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Discernment is a different animal than decision. Decision is to make a choice. Discernment is the process of making that choice. Sometimes the process is quick and simple; others it is protracted and painful. Jane Christmas’ takes the reader on the road with her when at age 57 she tries to discern if she is called to a religious life.
Jane is born and raised in Canada to a Roman Catholic mother and Anglican father. She is raised with a foot in both faiths. Her father, light years ahead of his generation, exposes her to many different faiths and teaches her to respect all people’s beliefs. As she grows up she chooses the Anglican Church as her home and raises her children Anglican.
There is a very interesting discussion about the weakness of the Anglican Church. It was started as the Church of England by Henry VIII when he broke away from Rome in his quest to marry Anne Boleyn. In England and its former territories it is known as the Anglican Church. In the United States it is the Episcopal Church. The weakness that the author points out is it is a religion governed by committee. There is not one central figure. The church’s beliefs have evolved to different principles in different areas. She also talks about how decisions are debated for decades before a vague statement is released which in turn is debated further. I found this peek into the Anglican world fascinating.
Jane visits several different groups, both Roman Catholic and Anglican, to try to discern whether she is being called to be a nun. I found it interested that she did not feel called to the priesthood since the Anglican Church does ordain women. Her discernment process involves cloistered groups and groups that work directly with the public.
All this would be a very straight forward story of “will she or will she not” become a nun except her life has anything but straightforward. She has been divorced twice, has grown children and accepted a marriage proposal shortly before embarking on her spiritual journey. The main challenge Jane deals with is not the obedience or poverty or even chastity expected of a nun. It is that the discernment process sheds light on a long buried traumatic event and Jane must deal with it in order to move forward.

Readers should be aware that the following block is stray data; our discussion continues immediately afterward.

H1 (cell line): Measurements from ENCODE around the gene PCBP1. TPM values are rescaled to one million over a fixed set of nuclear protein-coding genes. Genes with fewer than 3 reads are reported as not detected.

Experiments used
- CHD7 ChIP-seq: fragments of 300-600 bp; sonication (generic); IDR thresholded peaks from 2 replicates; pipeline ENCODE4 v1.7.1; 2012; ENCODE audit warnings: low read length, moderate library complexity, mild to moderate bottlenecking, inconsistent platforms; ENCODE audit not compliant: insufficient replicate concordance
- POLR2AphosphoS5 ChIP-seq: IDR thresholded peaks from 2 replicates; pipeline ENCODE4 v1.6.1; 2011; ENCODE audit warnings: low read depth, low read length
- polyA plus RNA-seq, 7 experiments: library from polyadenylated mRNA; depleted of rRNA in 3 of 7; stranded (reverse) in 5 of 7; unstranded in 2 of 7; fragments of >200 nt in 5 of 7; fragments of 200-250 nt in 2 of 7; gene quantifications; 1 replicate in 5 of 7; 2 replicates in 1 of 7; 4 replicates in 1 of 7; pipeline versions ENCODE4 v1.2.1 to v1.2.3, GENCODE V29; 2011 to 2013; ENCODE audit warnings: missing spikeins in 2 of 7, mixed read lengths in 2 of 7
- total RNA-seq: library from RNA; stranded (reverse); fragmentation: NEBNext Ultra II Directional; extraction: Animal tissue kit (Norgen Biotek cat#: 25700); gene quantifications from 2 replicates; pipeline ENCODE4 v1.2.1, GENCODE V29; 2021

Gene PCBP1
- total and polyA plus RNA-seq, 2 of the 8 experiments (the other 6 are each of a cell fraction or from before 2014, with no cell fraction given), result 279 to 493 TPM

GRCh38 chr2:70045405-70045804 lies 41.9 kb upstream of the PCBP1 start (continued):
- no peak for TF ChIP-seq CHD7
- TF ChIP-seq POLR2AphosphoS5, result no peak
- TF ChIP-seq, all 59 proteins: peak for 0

Elizabeth Wiley does a fantastic job narrating. Her voice is clear and pleasant to listen to. She does a wonderful job of conveying Jane’s fear, uncertainty and curiosity. She also does a great job with the many accents involved, men and women both. The best part of Ms. Wiley’s narrating is that I really got a sense of who Jane is as a person. She seemed to have a little bit of mischievousness to her. I think I would enjoy having coffee and chocolate biscuits with her. The production quality was very good.
Audiobook was provided for review by the publisher.
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7 of 9 people found this review helpful
Loved it. I myself plan to join an Orthodox Women's Monastery next year. This book helped me to think deeply about the monastic life and life in the world. Since befriending a couple of sisterhood's a few years ago, I should think many more women would take this path if they were aware of it.
1 of 1 people found this review helpful